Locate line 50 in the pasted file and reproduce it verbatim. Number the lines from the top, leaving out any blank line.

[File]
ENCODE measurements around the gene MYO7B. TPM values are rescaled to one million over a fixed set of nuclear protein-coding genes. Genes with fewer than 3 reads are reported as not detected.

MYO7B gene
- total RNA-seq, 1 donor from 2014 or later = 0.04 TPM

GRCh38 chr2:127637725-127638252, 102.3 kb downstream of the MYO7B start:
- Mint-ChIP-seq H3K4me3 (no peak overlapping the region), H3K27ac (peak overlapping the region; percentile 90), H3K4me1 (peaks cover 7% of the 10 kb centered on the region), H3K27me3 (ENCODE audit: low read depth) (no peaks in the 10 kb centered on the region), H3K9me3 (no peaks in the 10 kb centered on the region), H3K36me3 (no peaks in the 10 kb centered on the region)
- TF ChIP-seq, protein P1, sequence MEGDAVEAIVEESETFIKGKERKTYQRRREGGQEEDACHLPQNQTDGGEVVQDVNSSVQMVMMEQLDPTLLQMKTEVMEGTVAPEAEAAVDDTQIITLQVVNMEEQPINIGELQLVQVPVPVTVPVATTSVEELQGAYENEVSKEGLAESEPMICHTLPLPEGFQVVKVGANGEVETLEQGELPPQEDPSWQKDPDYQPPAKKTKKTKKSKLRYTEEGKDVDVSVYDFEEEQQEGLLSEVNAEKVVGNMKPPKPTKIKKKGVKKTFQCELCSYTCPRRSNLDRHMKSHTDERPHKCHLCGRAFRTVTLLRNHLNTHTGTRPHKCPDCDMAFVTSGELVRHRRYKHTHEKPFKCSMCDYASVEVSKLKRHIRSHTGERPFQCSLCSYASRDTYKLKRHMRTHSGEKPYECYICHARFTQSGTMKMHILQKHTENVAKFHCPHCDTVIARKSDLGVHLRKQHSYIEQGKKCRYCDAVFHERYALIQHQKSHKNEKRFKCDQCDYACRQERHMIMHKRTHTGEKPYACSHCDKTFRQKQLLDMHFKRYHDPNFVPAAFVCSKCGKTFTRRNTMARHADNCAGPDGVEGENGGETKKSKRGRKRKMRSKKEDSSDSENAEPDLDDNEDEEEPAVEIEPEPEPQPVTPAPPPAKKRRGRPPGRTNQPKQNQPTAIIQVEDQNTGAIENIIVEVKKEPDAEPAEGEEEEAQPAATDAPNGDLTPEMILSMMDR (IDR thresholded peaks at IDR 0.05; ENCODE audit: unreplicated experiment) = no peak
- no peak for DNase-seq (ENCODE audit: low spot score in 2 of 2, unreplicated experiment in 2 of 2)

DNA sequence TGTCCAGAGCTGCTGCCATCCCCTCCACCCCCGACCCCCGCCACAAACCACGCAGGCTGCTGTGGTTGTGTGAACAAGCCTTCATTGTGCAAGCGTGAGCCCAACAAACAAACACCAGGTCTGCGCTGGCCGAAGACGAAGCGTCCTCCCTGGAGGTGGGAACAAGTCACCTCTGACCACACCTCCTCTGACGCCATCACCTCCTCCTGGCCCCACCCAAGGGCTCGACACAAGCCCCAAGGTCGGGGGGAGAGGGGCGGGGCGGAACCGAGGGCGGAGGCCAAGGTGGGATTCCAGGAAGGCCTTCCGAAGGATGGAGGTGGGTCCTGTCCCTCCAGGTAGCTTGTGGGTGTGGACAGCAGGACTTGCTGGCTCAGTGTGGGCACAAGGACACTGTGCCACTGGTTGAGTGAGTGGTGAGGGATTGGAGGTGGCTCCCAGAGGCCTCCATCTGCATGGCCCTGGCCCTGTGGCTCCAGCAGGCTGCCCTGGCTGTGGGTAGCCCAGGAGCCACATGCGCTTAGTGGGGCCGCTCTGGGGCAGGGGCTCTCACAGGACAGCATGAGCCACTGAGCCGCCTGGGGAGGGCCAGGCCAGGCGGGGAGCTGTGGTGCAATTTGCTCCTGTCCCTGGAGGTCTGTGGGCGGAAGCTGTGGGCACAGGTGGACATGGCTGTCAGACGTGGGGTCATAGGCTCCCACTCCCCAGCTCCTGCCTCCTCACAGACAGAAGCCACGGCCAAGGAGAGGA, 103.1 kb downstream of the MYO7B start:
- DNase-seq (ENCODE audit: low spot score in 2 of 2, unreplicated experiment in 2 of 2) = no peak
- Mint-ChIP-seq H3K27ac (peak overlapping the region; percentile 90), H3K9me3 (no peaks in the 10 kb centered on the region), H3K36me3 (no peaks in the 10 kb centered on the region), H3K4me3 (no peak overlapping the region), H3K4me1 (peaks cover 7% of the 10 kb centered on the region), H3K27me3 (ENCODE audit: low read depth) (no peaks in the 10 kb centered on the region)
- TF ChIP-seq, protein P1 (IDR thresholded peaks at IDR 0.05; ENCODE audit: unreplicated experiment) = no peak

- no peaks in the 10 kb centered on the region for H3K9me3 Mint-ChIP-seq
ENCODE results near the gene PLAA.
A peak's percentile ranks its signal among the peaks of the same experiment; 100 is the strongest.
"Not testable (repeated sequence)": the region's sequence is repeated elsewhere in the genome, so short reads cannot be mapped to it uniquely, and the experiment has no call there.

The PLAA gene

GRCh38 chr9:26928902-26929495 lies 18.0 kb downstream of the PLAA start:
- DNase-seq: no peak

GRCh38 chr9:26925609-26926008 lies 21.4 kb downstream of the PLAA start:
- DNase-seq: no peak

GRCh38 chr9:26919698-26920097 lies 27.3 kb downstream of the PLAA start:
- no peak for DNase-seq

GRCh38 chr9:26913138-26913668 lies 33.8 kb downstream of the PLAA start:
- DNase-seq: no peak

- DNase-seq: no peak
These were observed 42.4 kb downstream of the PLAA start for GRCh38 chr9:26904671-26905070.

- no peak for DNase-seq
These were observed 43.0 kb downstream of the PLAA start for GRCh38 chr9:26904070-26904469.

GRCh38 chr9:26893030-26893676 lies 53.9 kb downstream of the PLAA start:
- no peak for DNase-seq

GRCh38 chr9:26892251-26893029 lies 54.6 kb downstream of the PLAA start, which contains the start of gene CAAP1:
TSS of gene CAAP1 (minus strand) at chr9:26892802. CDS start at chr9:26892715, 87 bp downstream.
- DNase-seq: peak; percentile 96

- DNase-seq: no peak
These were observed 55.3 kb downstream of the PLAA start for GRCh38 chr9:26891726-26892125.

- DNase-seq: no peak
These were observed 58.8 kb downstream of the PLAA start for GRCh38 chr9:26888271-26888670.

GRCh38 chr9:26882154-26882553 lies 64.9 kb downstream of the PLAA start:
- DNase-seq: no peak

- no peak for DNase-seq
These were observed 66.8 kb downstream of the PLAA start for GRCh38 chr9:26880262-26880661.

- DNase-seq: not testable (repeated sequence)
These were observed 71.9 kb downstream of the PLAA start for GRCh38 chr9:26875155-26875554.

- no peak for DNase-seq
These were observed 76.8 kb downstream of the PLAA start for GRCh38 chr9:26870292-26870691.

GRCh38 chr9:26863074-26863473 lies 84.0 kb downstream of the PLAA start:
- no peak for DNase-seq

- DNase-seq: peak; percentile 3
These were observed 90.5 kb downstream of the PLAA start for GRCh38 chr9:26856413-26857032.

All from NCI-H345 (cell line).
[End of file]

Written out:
All from NCI-H345 (cell line).